The esteemed Ryan Harvey used to review Conan pastiches here at Black Gate. I am absolutely a Robert E. Howard and Conan fan. Perhaps you read this recent post? So, looking to indulge my non-mystery interest (I really want to write something on Tolkien’s Nauglamir, but it’s not even outlined yet), I turned to Conan.

Harry Turtledove is best known for his alternate history novels. I’ve read little Turtledove, so I can’t expound on them. However, one that I did read and enjoyed very much was The Guns of the South, which involves time-travelers bringing Robert E. Lee AK-47s, changing the outcome of the American Civil War (it’s better than it sounds). I definitely enjoyed it more than his other alt-Civil War book, How Few Remain.

Back in 2003, Turtledove joined the list of authors putting out Conan pastiches for Tor Books. Fans of Conan know that this line was quite hit and miss. Conan of Venarium was the 49th and last of the Tor originals, coming six years after the previous entry.

You can read Ryan’s review of that one, here. I’ll include a quote that I think sums up his thoughts on Venarium’s predecessor:  ”I am glad to report that Conan and the Death Lord of Thanza is superior to Conan and the Mists of Doom. Unfortunately, that still ranks it as the second worst Conan novel I’ve read.”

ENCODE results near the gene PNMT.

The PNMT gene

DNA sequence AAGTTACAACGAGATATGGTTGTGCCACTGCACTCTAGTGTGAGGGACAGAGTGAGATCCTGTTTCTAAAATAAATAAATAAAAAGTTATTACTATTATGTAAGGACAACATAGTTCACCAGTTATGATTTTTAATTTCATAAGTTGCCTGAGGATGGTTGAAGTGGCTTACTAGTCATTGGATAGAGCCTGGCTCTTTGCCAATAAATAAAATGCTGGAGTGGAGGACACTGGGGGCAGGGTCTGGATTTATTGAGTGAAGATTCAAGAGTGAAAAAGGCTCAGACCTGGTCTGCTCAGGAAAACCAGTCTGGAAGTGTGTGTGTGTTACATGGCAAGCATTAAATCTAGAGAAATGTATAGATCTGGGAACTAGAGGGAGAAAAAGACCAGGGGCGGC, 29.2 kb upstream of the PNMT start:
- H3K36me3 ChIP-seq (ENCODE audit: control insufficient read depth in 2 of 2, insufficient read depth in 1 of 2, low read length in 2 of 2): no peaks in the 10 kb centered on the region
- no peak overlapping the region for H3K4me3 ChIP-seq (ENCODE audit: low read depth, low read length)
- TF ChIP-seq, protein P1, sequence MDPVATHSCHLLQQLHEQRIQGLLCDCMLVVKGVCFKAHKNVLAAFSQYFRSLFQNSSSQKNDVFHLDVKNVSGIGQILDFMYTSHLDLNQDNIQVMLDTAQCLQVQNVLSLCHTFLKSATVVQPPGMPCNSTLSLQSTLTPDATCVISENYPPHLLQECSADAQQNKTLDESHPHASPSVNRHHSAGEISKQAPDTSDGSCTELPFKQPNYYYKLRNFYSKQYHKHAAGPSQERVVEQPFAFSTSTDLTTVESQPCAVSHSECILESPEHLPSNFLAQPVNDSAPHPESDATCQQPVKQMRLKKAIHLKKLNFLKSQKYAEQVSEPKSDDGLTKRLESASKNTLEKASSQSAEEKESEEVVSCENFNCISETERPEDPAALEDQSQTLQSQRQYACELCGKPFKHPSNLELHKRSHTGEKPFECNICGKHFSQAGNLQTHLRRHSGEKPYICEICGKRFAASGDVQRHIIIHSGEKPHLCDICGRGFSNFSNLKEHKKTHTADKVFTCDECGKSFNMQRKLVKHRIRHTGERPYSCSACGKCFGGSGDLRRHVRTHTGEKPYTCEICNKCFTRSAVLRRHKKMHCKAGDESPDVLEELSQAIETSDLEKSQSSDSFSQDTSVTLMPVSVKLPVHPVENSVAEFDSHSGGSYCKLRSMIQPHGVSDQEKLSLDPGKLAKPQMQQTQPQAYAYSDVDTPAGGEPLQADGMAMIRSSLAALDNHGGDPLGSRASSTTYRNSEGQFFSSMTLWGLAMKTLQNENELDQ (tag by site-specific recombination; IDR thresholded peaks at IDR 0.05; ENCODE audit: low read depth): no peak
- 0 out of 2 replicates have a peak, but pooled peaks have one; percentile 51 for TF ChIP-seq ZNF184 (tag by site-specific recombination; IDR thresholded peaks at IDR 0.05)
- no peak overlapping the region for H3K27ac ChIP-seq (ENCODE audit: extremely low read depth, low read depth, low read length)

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Vintage Treasures: The Monarchies of God by Paul Kearney

Sunday, April 19th, 2015 | Posted by John ONeill

Hawkwood's Voyage The Heretic Kings The Iron Wars

Paul Kearney’s first novel was The Way to Babylon (1992), followed quickly by A Different Kingdom (1993) and Riding the Unicorn (1994). With his fourth novel, Hawkwood’s Voyage (1995), he began an extremely ambitious story cycle that eventually ran to five volumes and over 1,600 pages: The Monarchies of God.

The Monarchies of God was originally published in the UK by Gollancz, with each volume released as it was written. In the US, however, publisher Ace Books tried an unusual experiment. They waited until the series was virtually complete, publishing the first volume here in the US in February 2002, and subsequent books one per month, in March, April, and May. The final volume was released in January 2003, virtually simultaneous with its UK release.